More than just daycare

By Andrea Jimenez

What every parent wants in a child care center is a safe and nurturing environment for their children while they are away. Cal Poly Pomona’s Children Center provides this atmosphere for CPP student-parents.

CPP’s Children Center was established in 1974 and is currently operated under the administration and support of Associated Students, Inc. However, it did not always have this support.

“The story that was passed on to me was that the student-parents needed somebody to watch their children while they attended school, so the student-parents were co-sharing the child care,” said Yvonne Bailey, director of the Children’s Center.

Bailey explained that student-parents would organize their class schedules to alternate among themselves taking care of their children. Everybody shared the responsibility of watching the children.

This informal daycare did not have a designated building. Whatever and wherever was open was where the children and student-parents went.

After difficult weather conditions, the unofficial children’s center was given a room in the old stables for shelter. It was evident there was a need for a children’s center so the student- parents went to ASI for support and the collaboration took place with Student Affairs and ASI.

The Children’s Center has since developed into an early education preschool and childcare center. The center is located in Building 116.

The Children Center has an average of 60 students that utilize the center and can accommodate up to 90 children for 246 full-time days per year. Currently, there are 72 children enrolled, that range from 2-5 years old.

According to its website, the center offers three principal programs:

1. Cal Poly preschool (fee-based)/General Child Care classrooms, which are available to families of varying income levels, for full or part day services.

2. Part-day State (free) funded preschool classes that assist low-income families.

3. A full-day State (free) Pre-Kindergarten Family Literacy classroom that focuses on family literacy services, this is also a State funded preschool class.

“If we don’t get enough students that are enrolling their children in the program, we go out and reach out to the community and we let the community come in and take up some of the slots, otherwise we lose the money,” said Bailey.

The center has two contracts with the California Department of Education to help fund the program. The first contract is the California State Preschool Program and the second is the General Child Care and Development; these contracts help subsidize the child care cost should the student-parents want full-time child care. In order to receive the subsidized cost, students have to have a need for the extra child care.

“They have to be going to school and be low income or working and be low income in order to be qualified for a full day [of child care].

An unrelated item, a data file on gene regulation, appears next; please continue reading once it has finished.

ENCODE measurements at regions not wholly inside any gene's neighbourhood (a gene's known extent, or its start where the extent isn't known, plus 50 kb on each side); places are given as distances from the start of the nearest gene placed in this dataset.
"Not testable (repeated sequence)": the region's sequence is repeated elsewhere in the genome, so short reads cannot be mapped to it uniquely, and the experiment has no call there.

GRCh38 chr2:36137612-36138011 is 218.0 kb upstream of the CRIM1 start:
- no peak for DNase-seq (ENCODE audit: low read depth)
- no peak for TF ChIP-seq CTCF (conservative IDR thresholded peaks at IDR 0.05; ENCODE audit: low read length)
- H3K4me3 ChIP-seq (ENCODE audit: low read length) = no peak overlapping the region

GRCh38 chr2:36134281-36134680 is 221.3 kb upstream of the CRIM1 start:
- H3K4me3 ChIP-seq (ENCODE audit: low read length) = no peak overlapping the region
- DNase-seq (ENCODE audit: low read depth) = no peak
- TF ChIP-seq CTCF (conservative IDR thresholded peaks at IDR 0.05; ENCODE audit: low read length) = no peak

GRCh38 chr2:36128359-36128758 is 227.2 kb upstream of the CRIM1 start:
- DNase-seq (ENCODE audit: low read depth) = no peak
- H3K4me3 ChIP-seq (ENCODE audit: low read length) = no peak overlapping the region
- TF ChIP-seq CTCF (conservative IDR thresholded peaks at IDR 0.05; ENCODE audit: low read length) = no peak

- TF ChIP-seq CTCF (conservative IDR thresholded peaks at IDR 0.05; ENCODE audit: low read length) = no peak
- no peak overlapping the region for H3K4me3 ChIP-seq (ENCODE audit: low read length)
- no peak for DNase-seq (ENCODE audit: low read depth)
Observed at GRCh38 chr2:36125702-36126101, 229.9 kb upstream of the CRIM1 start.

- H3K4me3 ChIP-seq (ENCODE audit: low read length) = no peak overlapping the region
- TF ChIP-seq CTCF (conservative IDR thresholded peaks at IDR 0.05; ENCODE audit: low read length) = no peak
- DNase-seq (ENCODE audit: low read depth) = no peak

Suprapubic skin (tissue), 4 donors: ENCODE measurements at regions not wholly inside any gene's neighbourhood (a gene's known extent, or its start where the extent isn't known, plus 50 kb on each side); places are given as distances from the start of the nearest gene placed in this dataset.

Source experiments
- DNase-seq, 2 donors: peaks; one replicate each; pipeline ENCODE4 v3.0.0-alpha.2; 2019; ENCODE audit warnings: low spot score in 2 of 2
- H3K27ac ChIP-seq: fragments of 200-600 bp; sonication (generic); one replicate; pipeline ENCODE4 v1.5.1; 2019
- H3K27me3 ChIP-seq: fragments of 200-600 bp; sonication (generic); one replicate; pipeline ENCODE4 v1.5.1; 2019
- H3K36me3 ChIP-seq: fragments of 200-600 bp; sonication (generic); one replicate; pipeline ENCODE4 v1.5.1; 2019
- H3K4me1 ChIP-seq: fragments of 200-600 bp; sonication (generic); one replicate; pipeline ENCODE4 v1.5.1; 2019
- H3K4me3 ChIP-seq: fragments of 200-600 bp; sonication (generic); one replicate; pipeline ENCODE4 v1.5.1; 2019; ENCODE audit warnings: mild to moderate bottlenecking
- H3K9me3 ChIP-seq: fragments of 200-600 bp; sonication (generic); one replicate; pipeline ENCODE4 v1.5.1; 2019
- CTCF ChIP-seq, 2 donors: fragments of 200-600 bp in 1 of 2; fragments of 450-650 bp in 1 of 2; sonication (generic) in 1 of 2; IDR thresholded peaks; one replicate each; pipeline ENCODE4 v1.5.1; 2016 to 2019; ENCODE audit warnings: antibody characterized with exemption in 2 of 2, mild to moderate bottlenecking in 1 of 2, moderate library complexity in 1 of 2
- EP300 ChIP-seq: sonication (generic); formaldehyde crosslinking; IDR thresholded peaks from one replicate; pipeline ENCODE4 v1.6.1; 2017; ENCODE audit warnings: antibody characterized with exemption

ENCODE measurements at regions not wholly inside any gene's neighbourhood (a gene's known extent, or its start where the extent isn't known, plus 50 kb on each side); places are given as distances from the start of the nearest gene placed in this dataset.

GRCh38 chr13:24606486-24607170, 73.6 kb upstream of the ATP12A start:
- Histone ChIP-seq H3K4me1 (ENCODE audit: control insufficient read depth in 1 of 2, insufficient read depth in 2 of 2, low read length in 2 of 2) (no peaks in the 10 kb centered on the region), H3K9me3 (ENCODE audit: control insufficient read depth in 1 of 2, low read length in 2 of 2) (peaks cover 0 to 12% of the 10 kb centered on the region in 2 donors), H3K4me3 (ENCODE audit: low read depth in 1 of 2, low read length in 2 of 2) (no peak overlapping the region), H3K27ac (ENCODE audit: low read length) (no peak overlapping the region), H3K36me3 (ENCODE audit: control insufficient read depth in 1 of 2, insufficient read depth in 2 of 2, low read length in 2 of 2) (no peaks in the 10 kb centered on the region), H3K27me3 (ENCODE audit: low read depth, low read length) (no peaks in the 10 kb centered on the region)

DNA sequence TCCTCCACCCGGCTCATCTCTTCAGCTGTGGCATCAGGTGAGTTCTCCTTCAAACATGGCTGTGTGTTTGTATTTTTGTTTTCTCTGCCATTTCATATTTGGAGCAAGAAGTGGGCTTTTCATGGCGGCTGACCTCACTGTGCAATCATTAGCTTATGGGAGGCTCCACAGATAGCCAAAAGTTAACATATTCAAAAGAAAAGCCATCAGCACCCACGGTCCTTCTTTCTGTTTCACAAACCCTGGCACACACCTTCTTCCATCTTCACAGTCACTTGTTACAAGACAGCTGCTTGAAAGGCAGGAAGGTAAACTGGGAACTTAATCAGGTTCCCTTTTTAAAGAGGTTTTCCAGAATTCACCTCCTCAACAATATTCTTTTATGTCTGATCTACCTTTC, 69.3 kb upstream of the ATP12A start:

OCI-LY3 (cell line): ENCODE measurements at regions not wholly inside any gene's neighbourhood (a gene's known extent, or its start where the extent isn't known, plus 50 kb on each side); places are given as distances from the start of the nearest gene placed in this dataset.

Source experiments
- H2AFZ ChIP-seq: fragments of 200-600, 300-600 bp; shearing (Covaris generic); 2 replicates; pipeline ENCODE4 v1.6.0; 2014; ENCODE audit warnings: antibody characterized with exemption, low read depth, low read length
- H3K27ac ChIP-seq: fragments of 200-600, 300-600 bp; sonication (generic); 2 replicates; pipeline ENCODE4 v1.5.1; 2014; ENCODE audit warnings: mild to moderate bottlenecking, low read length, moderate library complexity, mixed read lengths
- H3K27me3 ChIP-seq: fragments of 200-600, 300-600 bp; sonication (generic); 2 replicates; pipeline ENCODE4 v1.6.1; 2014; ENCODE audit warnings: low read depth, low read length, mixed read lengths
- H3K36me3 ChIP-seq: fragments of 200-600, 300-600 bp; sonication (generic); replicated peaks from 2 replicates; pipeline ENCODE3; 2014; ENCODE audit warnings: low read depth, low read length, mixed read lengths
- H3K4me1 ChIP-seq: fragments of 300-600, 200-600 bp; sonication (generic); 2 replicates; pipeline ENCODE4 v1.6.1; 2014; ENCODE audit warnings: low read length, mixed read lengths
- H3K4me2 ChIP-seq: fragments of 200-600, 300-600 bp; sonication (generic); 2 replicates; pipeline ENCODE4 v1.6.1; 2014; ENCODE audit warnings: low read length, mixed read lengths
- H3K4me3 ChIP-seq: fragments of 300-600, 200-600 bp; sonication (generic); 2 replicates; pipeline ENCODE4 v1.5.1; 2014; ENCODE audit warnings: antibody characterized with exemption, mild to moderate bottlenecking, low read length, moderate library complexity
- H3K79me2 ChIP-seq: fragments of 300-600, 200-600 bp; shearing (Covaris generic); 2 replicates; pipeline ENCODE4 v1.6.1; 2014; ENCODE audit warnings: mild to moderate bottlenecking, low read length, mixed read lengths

The center also offers continuity of care.

“[This means] if you have a 2-year-old child and enroll your child in our program [your] child will stay with this team [of people],” said Bailey. “When your child turns three you move your child with the [same] team to the next class.”

This program benefits the child because they will be familiar with the teachers throughout their time at the center which allows the “team” to focus and address the child’s weaknesses and strengths.

“My son learns how to do things on his own, and he’s gaining confidence,” said Dora Monforte, a 2001 alumna whose child attends the Children’s Center.

Bailey pointed out that there are not many CSU schools that have continuity care for the children and are one of three schools that have established this program.

“You rarely hear kids crying at our center because they feel self-secure and they are self-confident,” said Bailey.

Student -parents who are enrolled in classes are also taken into consideration and are allotted time to study.

“We give [student-parents] two hours of study time for every unit they take,” said Bailey.

The center also offers Kid’s University, which is a summer program for children ages 6 through 12. The program is an active learning environment focusing on the academic colleges at CPP.

The children will have the opportunity to visit each of the colleges and learn about the possible careers each college can provide.

“We focus on the university,” said Bailey. “We’ll have guest speakers come in and talk about what it is if you get a degree from the College of Education and what you can do with it so we are trying to get them to already be thinking of careers.”

Child Care Access Means Parents In School is a grant that funds the summer program and allow students to enroll in summer school. Bailey explains the program is beneficial for not only the student-parents to get ahead in their studies, but also for the children.

“We start getting [the children] at an early age to start thinking about what they want to be when they grow up,” said Bailey.

Kid’s University is open to the public and is limited to 20 children per session.

On Thursday, the Children’s Center held its annual Thanksgiving theme lunch for the children and their parents. ASI and other faculty were invited to join the event as well.

“It’s like a thank you [lunch],” said Bailey.

James Garcia, chemical engineering transfer student, attended the event with his wife and two children and explained his appreciation for the center.

“It’s a great program,” said Garcia. “My daughter likes it.”

Garcia’s daughter, Olivia Garcia, attends the Children’s Center while he goes to class. He explains that he visits his daughter sometimes during his break in between classes.

Olivia was very enthusiastic about the event and enjoyed her dessert.

“I like pie,” said Olivia.

More than just daycare

Laura Mishima/The Poly Post

More than just daycare

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